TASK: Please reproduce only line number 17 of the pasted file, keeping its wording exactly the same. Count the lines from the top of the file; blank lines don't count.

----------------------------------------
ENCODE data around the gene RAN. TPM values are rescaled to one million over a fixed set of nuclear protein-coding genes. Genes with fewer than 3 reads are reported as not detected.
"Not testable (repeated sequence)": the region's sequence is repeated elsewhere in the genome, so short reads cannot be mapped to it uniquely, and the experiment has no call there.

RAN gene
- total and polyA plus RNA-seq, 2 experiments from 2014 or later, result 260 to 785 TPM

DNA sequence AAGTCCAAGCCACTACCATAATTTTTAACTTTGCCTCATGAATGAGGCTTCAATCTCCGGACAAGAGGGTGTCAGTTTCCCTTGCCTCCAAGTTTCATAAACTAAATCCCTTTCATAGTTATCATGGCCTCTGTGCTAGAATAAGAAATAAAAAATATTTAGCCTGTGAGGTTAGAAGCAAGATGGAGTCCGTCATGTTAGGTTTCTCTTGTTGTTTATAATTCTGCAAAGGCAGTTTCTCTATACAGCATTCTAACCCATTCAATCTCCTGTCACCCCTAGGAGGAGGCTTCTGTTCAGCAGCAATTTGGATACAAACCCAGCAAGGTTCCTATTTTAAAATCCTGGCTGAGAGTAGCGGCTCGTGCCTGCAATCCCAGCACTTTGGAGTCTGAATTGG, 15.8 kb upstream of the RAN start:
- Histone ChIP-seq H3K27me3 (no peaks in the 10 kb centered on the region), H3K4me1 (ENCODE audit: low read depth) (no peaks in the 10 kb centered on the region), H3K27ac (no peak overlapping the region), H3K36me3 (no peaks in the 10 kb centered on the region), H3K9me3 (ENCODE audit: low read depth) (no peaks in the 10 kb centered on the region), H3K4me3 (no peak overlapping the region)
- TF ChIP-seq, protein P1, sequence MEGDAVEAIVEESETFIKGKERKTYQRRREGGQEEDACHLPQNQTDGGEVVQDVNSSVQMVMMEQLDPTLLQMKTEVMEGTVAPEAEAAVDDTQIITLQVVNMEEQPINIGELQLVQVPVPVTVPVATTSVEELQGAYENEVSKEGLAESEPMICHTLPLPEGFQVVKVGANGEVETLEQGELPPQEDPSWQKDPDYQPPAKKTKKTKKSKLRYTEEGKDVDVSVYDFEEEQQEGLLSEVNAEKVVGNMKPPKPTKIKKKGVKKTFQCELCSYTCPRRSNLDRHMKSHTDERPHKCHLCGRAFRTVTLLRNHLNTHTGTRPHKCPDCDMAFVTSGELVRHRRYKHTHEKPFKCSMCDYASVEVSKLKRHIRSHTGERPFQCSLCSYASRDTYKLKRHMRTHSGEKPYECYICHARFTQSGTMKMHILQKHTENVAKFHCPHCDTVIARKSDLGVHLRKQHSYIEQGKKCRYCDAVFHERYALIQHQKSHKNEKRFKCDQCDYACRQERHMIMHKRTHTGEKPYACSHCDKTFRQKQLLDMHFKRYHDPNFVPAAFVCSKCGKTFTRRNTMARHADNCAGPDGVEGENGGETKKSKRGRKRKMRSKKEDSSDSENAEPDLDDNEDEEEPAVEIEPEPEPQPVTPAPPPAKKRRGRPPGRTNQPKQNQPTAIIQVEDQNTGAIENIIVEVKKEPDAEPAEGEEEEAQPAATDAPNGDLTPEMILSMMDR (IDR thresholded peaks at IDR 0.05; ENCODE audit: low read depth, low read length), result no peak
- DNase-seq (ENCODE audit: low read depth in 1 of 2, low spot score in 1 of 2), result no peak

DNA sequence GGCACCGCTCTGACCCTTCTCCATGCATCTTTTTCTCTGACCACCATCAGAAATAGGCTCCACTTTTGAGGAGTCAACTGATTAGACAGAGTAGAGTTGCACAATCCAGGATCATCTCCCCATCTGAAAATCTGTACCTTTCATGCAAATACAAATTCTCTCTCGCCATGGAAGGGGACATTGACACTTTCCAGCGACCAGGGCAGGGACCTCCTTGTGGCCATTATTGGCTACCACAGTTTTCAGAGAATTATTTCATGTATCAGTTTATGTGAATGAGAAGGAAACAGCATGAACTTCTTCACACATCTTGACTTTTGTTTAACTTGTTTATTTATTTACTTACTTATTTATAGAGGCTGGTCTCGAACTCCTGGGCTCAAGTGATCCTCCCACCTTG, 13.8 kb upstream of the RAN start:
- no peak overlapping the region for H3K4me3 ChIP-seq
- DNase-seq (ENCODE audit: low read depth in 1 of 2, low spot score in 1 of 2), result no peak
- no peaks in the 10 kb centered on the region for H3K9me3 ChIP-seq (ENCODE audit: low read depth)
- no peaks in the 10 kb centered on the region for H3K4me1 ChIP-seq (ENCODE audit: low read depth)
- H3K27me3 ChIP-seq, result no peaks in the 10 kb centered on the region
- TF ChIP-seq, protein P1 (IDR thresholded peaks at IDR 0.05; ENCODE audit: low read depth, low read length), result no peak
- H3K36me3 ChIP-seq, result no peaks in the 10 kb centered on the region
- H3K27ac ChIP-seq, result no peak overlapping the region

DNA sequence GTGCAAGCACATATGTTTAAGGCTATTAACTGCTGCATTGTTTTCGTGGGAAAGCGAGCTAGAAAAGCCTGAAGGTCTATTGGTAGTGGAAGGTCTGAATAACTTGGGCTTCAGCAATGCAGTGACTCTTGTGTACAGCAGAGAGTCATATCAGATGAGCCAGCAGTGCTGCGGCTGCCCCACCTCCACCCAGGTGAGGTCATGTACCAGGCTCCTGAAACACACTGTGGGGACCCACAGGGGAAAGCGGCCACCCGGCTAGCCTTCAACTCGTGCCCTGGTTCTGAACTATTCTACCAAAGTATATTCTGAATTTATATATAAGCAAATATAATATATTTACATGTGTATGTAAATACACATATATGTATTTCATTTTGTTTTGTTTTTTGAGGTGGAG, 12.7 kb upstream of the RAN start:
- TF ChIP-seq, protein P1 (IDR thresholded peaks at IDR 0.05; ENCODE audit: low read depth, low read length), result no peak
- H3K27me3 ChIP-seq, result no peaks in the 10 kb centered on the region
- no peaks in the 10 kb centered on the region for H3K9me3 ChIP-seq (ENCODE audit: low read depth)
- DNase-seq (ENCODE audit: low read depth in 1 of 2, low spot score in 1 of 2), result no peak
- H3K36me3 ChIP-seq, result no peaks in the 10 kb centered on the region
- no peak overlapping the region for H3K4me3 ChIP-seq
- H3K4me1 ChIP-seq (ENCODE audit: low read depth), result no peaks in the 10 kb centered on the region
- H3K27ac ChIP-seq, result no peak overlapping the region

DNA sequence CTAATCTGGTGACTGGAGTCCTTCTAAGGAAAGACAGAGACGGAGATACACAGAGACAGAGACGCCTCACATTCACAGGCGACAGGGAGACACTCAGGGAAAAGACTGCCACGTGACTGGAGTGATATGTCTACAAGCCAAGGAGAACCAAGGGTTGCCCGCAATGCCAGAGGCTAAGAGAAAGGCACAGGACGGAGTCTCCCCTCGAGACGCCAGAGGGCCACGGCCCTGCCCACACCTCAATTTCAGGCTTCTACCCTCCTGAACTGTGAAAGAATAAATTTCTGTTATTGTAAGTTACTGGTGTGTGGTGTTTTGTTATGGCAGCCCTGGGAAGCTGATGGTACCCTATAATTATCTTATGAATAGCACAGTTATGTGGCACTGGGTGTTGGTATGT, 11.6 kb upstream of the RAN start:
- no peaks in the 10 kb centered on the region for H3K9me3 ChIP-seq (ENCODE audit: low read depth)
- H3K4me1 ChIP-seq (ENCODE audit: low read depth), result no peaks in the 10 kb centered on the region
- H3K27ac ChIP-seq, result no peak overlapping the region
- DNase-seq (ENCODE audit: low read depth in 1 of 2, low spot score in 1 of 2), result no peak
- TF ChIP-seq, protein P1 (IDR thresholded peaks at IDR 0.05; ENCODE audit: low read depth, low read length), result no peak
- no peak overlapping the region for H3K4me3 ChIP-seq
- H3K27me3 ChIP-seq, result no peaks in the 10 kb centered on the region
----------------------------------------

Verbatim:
- H3K27ac ChIP-seq, result no peak overlapping the region